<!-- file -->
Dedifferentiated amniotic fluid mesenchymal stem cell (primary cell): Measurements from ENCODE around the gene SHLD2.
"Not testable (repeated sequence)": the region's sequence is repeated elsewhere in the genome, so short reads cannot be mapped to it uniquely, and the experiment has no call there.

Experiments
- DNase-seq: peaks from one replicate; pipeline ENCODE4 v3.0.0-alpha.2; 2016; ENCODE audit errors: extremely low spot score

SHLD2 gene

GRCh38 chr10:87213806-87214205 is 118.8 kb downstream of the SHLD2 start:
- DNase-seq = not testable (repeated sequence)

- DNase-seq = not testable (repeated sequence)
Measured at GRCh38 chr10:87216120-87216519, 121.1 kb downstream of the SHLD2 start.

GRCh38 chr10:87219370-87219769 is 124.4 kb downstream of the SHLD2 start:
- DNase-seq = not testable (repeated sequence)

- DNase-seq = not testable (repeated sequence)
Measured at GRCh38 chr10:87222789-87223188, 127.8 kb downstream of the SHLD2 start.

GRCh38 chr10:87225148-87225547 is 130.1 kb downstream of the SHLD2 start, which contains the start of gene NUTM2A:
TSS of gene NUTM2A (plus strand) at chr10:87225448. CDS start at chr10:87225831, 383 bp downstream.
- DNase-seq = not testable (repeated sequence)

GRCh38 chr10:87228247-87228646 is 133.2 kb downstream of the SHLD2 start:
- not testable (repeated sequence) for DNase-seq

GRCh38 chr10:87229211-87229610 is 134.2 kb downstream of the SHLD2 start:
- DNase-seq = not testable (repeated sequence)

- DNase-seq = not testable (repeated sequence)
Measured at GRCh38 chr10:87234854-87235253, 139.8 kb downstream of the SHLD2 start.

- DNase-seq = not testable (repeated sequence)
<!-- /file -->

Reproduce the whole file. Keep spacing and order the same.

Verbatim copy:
Dedifferentiated amniotic fluid mesenchymal stem cell (primary cell): Measurements from ENCODE around the gene SHLD2.
"Not testable (repeated sequence)": the region's sequence is repeated elsewhere in the genome, so short reads cannot be mapped to it uniquely, and the experiment has no call there.

Experiments
- DNase-seq: peaks from one replicate; pipeline ENCODE4 v3.0.0-alpha.2; 2016; ENCODE audit errors: extremely low spot score

SHLD2 gene

GRCh38 chr10:87213806-87214205 is 118.8 kb downstream of the SHLD2 start:
- DNase-seq = not testable (repeated sequence)

- DNase-seq = not testable (repeated sequence)
Measured at GRCh38 chr10:87216120-87216519, 121.1 kb downstream of the SHLD2 start.

GRCh38 chr10:87219370-87219769 is 124.4 kb downstream of the SHLD2 start:
- DNase-seq = not testable (repeated sequence)

- DNase-seq = not testable (repeated sequence)
Measured at GRCh38 chr10:87222789-87223188, 127.8 kb downstream of the SHLD2 start.

GRCh38 chr10:87225148-87225547 is 130.1 kb downstream of the SHLD2 start, which contains the start of gene NUTM2A:
TSS of gene NUTM2A (plus strand) at chr10:87225448. CDS start at chr10:87225831, 383 bp downstream.
- DNase-seq = not testable (repeated sequence)

GRCh38 chr10:87228247-87228646 is 133.2 kb downstream of the SHLD2 start:
- not testable (repeated sequence) for DNase-seq

GRCh38 chr10:87229211-87229610 is 134.2 kb downstream of the SHLD2 start:
- DNase-seq = not testable (repeated sequence)

- DNase-seq = not testable (repeated sequence)
Measured at GRCh38 chr10:87234854-87235253, 139.8 kb downstream of the SHLD2 start.

- DNase-seq = not testable (repeated sequence)